The point Peter was making (and which Navweaps tried hard to edit out) was that in 1939-1941, the Royal Navy's AA defence was actually there and protecting ships: while, for instance, even the most modern US destroyers in 1941 had four 5" guns (whose fire control was yet to fulfil its promise, or was sometimes absent altogether), four .50" machineguns, and... er... that was it.

That the US were better by 1944, wouldn't have saved them in 1940 (and, indeed, didn't help them in 1941).
 

Mölders 1

War Hero
Thanks, but no need - I worked with Peter (he was up at Portsdown West, I was down at Collingwood) and gave him some of the data for his article (which, characteristically, Navweaps have heavily edited...) He retired a few years ago, BTW.

A key point that Navweaps obsess about, is a long-term insistence (driven by, it seems, one particular contributor) that the Royal Navy had "the worst AA defences of any participant in the war". (A view that doesn't survive contact with the facts... unless you want to call the German 37mm SK C/30, manually aimed and hand-loaded for 20-30 rounds per barrel per minute, superior to the power-operated 2pdr AA's 120rpm per barrel? But it's German so it must be better!)

Similarly, they tend to insist that the only measure of effect for AA fire, is "enemy aircraft destroyed"; Goering quoted in 1940 as directing his air force to avoid British warships 'because of the effectiveness of their gunfire' is sidelined since "not many kills" apparently means the defences failed.

The other perspective that's neatly been snipped out, is that at the end of 1941 the US had some good technical solutions... that were mostly, still a long way from being fielded and deployed in numbers. However good the Mark 37 GFCS was, there were only a couple of dozen of them fitted across the entire US Navy by the end of 1941!

Picking on the USS West Virginia as a convenient example, in late 1941 her "superior" US Navy-endorsed anti-aircraft battery consisted of... eight 5"/25 low-velocity guns and eleven .50" machine guns, with the 5" guns being aimed by the Mk 19 fire-control system (a close analogue of the apparently-dismal HACS). She was recognised as being severely lacking in close-range AA defence - but the only palliative then available, was to put her in the queue for some of the quadruple 1.1" AA mounts, despite their serious failings. (Some sources say that she got some of her WW1-vintage 3" AA guns back as a 'better than nothing' measure)

The US, recognising that better performance was possible, developed the more sophisticated Mk 33 GFCS... unfortunately, technical elegance didn't translate into superior capability in that case ("Despite its improvements compared to previous directors, Mk 33 performed inadequately in late pre-war exercises." - Friedman, Norman. Naval Anti-Aircraft Guns and Gunnery) although some eighty-five Mk 33 systems were in the Fleet by Pearl Harbor.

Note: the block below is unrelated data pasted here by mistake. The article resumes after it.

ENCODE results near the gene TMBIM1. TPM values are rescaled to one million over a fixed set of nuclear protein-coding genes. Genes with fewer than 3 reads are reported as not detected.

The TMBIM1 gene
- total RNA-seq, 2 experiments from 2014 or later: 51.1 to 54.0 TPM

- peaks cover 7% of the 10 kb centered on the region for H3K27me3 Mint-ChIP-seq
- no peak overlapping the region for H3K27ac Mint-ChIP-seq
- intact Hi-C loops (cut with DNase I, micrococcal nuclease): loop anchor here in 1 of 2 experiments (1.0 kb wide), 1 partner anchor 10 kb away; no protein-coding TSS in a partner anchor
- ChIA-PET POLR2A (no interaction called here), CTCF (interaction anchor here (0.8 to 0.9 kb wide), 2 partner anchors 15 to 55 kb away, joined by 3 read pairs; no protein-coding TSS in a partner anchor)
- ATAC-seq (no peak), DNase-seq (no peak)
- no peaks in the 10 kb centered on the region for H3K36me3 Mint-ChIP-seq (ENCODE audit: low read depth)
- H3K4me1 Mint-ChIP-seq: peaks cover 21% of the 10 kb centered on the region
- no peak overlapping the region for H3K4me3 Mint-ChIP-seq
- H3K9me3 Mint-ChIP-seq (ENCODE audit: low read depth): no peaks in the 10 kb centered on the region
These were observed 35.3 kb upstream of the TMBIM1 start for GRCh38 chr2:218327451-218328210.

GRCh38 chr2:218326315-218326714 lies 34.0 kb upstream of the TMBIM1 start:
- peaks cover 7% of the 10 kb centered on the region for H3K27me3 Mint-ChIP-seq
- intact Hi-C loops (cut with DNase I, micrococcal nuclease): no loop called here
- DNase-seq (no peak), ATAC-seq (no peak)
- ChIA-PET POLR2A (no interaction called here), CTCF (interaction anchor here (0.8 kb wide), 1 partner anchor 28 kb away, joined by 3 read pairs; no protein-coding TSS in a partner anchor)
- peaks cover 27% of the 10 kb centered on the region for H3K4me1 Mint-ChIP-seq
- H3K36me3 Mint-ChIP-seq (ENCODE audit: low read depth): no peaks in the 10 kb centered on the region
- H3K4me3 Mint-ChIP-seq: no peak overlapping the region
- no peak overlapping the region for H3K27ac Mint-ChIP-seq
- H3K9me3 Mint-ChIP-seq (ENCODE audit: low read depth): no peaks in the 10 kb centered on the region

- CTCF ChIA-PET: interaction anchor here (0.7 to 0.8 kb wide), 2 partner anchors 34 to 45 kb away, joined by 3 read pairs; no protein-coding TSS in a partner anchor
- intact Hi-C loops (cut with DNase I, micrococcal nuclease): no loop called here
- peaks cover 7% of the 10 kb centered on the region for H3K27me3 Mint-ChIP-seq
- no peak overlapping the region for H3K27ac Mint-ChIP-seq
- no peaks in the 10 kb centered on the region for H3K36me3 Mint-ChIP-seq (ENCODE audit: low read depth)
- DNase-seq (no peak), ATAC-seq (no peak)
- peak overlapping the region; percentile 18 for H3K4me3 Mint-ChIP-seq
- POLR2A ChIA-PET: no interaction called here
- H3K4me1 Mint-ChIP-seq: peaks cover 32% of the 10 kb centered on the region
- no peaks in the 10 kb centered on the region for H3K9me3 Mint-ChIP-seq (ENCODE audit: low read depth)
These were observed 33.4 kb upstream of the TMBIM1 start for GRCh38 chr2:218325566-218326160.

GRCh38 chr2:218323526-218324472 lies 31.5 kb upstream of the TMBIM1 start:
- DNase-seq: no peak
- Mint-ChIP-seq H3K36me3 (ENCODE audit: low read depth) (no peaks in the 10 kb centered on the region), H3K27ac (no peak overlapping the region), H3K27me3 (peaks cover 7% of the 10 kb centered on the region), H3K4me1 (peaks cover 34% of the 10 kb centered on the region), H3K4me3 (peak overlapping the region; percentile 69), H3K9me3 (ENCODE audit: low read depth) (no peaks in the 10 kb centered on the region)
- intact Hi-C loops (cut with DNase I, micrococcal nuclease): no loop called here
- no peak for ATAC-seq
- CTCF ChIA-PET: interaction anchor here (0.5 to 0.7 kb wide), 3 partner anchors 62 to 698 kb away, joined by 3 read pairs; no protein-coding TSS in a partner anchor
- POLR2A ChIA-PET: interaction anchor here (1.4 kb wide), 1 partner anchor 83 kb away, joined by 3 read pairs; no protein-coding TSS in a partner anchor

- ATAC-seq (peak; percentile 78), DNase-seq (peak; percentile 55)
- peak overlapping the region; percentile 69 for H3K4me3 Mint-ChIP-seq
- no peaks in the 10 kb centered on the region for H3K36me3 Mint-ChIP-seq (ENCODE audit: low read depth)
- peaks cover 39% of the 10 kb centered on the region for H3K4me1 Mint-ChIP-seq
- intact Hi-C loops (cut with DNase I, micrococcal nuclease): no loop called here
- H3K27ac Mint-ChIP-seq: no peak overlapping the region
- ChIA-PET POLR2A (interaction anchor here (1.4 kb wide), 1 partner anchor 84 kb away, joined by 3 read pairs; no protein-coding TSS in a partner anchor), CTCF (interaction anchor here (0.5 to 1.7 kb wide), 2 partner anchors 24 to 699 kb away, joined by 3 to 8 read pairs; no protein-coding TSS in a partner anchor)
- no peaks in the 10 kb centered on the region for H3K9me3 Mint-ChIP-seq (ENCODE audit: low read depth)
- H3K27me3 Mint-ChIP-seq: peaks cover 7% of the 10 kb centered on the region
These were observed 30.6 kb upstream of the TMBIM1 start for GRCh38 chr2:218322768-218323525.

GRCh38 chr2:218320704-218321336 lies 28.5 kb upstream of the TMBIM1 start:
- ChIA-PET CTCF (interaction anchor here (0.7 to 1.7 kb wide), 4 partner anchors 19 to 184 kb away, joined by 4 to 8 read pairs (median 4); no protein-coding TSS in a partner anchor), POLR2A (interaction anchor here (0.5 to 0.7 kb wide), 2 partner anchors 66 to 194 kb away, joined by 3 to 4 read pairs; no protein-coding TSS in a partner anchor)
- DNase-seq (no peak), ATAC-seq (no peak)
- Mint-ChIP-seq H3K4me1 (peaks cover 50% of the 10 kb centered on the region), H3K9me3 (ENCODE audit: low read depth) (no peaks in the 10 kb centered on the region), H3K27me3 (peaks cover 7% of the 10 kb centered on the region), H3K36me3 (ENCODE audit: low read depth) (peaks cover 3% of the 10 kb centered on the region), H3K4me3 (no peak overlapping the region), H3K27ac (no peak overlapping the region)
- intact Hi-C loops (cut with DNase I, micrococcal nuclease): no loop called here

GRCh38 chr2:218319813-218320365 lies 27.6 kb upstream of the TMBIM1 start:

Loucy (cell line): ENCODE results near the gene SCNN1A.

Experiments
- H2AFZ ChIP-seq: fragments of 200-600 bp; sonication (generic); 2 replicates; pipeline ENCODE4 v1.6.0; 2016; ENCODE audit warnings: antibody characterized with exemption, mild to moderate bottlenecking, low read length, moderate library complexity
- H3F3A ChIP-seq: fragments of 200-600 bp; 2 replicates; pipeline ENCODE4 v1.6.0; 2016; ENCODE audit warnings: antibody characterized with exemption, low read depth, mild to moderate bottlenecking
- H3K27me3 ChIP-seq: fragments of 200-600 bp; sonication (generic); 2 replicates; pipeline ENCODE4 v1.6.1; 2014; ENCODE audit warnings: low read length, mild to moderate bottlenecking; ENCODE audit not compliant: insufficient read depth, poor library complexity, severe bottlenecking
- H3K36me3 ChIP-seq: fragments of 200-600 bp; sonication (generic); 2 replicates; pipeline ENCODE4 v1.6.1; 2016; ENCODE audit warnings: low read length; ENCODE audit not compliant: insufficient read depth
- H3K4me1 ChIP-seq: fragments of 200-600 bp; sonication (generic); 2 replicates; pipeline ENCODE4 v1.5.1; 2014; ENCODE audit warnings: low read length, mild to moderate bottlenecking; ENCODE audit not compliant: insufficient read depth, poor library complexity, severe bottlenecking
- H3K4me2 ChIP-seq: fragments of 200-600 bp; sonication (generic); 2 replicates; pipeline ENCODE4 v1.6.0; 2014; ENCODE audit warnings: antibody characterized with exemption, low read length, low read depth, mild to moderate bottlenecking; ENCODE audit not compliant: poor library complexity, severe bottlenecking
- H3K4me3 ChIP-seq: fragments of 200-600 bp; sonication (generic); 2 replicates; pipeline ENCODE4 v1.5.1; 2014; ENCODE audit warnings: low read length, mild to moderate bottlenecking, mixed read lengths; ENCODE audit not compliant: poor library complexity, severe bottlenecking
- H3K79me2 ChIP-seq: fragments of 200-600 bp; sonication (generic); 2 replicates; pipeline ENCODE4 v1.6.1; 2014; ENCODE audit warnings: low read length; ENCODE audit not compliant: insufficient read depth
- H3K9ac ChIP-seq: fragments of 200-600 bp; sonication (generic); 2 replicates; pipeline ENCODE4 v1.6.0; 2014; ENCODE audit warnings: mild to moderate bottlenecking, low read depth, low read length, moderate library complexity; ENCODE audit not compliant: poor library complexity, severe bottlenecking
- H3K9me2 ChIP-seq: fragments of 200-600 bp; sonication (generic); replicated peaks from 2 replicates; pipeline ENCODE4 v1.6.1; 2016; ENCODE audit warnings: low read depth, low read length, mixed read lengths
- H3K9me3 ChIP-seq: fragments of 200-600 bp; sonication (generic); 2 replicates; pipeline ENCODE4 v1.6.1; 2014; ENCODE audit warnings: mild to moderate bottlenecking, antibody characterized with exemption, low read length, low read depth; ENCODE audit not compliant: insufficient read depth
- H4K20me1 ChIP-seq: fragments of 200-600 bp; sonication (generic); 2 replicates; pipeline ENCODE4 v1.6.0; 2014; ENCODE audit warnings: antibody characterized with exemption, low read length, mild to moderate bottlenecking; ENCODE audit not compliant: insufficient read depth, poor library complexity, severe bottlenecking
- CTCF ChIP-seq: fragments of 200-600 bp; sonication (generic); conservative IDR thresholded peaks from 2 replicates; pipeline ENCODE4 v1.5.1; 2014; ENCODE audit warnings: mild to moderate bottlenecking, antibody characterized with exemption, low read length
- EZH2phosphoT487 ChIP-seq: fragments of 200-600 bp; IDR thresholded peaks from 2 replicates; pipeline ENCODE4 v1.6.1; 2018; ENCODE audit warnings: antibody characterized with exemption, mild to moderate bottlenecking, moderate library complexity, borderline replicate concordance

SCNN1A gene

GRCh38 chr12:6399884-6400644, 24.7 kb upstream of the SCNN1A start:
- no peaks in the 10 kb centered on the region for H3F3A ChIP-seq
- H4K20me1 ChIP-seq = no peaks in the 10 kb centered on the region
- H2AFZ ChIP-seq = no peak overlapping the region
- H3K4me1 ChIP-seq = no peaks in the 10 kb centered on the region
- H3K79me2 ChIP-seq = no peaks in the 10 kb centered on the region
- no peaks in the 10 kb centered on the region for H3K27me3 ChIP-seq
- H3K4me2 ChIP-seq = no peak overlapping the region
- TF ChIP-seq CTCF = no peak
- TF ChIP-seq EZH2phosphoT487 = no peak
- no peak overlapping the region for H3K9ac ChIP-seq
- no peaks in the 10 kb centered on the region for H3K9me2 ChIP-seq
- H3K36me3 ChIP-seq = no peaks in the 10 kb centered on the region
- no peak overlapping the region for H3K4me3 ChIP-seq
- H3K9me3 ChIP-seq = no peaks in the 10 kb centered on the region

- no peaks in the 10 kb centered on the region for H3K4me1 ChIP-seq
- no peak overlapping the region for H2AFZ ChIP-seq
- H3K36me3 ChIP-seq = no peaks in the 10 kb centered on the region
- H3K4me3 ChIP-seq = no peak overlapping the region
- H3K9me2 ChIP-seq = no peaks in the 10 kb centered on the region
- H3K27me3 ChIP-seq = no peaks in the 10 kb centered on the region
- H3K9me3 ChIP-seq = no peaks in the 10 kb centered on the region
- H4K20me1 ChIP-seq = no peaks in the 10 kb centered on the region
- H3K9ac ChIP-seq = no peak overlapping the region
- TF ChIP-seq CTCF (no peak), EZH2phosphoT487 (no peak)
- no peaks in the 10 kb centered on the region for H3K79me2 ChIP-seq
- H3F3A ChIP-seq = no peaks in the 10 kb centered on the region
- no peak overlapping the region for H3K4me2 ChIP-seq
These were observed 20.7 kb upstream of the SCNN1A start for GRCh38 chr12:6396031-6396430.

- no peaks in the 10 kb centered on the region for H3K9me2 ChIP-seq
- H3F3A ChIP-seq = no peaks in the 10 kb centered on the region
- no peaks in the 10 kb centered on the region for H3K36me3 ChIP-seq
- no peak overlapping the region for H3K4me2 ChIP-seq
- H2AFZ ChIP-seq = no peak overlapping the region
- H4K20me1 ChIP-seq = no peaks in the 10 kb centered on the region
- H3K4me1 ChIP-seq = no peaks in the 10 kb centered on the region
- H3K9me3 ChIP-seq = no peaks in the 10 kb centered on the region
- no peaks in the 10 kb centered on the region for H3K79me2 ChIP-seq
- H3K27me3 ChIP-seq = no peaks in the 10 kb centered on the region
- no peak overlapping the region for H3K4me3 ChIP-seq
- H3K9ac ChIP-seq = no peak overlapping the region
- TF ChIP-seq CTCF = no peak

The follow-on to the Mk 33 was the Mk 37, a tachymetric system of good performance. The first USN cruiser to get a Mk 37 director, was the Atlanta (commissioned 24 December 1941); the first destroyer with Mk 37, the Sims, only commissioned on 1 August 1939.

Unfortunately, on initial introduction, it turned out that the Mk 37 "was affected by variations in the output of the ship’s gyro compass and, more, by the servos tying it to the guns. The problem seems to have been unexpected, and the first installation, on board a ship, failed. Unfortunately Mk 37 systems were already under production for large numbers of destroyers and larger ships, many of them approaching completion. The initial disaster explains why many destroyers were completed about 1939–41 with empty barbettes where their Mk 37 directors should have been." (Ibid.) As often happens, integration onto a ship complicates the performance of elegant systems designed and tested on shore.

The Mk 37 - after nearly a hundred different modifications - did become effective, but it was well into 1942 before it could be relied upon, and demand considerably outstripped production for most of the war.

The point Peter was making (and which Navweaps tried hard to edit out) was that in 1939-1941, the Royal Navy's AA defence was actually there and protecting ships: while, for instance, even the most modern US destroyers in 1941 had four 5" guns (whose fire control was yet to fulfil its promise, or was sometimes absent altogether), four .50" machineguns, and... er... that was it.

That the US were better by 1944, wouldn't have saved them in 1940 (and, indeed, didn't help them in 1941).
As l see it, it wasn't until the Battle Of Santa Cruz in October 1942 that the A.A. Guns/Radar on U.S. Navy Warships became really effective and even then it was only on the U.S.S. Enterprise and U.S.S. South Dakota and one or two other Warships.
 

Yokel

LE
, one particular contributor) that the Royal Navy had "the worst AA defences of any participant in the war". (A view that doesn't survive contact with the facts...

Was the contributor an ex merchant seaman turned civil servant by any chance?

Did Goering express any views about his bombers going up against groups of warships or convoys that included a carrier? Even in 1940, carriers could put up aircraft that could shoot down bombers (see Norway), and the advent of the escort carrier in 1941 was seen as a grave development by the Kriegsmarine leadership such as Donitz.
 

jrwlynch

LE
Book Reviewer
Was the contributor an ex merchant seaman turned civil servant by any chance?

No, Peter was a senior Dstl analyst that I did a fair bit of work with.

If you can get hold of it, the full original article's rather better - Navweaps have been very selective.